MANHASSET, NY -- More than 170 people were exposed to a new outbreak of a “superbug” in California due to improperly sterilized endoscopic equipment, according to the Los Angeles Times.
The superbug in question, Carbapenem-resistant Enterobacteriaceae (CRE), is worrisome because it is resistant to many forms of treatment. In particular, CRE can withstand the heavy-hitting carbapenem group of antibiotics, which are reserved for the most serious bacterial infections. The Centers for Disease Control and Prevention cites a report that CREs can have a nearly 50 percent mortality rate.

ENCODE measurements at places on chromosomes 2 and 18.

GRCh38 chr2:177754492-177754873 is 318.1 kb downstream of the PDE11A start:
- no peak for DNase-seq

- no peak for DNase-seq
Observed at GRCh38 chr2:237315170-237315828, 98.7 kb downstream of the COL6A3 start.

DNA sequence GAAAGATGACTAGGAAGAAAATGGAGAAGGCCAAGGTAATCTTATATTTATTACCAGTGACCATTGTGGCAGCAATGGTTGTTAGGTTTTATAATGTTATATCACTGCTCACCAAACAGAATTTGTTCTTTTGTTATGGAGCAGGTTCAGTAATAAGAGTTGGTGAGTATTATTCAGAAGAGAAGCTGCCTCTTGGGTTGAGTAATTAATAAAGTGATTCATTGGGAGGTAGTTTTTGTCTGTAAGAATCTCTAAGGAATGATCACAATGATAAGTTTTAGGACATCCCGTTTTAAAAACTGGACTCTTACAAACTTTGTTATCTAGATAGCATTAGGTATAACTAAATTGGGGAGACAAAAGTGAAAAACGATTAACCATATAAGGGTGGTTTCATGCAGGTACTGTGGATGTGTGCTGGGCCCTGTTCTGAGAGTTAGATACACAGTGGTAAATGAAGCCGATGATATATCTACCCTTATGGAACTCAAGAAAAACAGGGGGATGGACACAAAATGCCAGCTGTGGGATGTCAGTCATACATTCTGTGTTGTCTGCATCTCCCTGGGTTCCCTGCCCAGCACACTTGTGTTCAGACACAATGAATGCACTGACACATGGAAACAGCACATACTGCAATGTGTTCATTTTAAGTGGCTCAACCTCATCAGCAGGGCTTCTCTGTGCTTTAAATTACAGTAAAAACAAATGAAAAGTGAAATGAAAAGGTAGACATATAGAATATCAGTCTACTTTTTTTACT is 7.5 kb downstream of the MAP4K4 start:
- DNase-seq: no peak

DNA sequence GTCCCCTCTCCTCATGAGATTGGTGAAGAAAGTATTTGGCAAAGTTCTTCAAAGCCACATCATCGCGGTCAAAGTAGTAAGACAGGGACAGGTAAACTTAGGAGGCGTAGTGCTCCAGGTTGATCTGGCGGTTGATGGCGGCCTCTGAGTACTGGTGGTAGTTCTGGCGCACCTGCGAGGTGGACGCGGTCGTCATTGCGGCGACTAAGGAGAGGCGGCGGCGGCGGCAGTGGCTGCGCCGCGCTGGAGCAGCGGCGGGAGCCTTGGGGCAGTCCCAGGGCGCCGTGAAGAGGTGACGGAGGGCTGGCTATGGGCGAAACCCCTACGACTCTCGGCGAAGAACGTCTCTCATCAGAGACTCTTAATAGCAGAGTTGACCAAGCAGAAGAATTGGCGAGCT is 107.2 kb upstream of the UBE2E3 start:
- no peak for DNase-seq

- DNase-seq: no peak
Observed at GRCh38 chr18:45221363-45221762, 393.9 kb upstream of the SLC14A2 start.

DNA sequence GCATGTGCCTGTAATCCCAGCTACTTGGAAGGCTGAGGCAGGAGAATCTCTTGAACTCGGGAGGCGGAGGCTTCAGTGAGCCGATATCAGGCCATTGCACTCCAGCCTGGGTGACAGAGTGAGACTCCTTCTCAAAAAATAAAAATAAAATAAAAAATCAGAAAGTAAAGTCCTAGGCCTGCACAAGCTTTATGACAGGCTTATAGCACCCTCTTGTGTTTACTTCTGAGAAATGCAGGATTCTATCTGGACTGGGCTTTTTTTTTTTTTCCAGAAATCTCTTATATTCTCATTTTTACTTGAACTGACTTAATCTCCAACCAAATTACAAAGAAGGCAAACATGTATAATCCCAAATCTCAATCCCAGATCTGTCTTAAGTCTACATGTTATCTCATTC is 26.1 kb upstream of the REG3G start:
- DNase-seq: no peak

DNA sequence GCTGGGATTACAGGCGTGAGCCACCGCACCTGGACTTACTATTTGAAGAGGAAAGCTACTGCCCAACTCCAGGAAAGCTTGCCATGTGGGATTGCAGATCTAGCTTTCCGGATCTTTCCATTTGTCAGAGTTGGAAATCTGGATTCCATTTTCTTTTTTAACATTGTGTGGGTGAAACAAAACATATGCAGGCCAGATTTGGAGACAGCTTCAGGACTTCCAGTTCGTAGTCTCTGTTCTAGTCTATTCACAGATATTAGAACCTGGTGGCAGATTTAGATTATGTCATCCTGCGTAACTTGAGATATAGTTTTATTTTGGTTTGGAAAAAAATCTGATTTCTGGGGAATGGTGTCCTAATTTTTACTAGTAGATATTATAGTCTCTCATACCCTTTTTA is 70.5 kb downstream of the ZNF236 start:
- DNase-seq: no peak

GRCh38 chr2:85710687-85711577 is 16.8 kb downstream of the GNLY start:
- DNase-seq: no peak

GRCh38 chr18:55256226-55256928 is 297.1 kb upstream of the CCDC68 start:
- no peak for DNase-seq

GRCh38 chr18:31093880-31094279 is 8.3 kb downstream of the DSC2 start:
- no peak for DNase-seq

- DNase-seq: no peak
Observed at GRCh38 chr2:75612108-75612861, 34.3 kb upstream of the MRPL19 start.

While dangerous, are CREs something the public should fear?
“I think the name ‘superbug’ is really a media hype, and not a real reflection of the microbiology,” said Bruce Farber, MD, chief of infectious diseases at the North Shore-LIJ Health System. “But nevertheless, CREs are a serious concern for people in the hospital who are sick. We monitor closely for them. They’re a significant, growing problem across the United States. They started in Asia and have spread all over the United States, but they’re much worse in other parts of the world."
Dr. Farber said to combat CREs, medical facilities need to make sure that all instruments are properly cleaned before they are sterilized. At home, people can make sure they only take antibiotics when absolutely necessary to prevent your body from building up immunity to these bacteria.
“I think CREs are something that we need to keep track of but there are better microbial therapies coming in the future to handle these difficult organisms,” Dr. Farber said.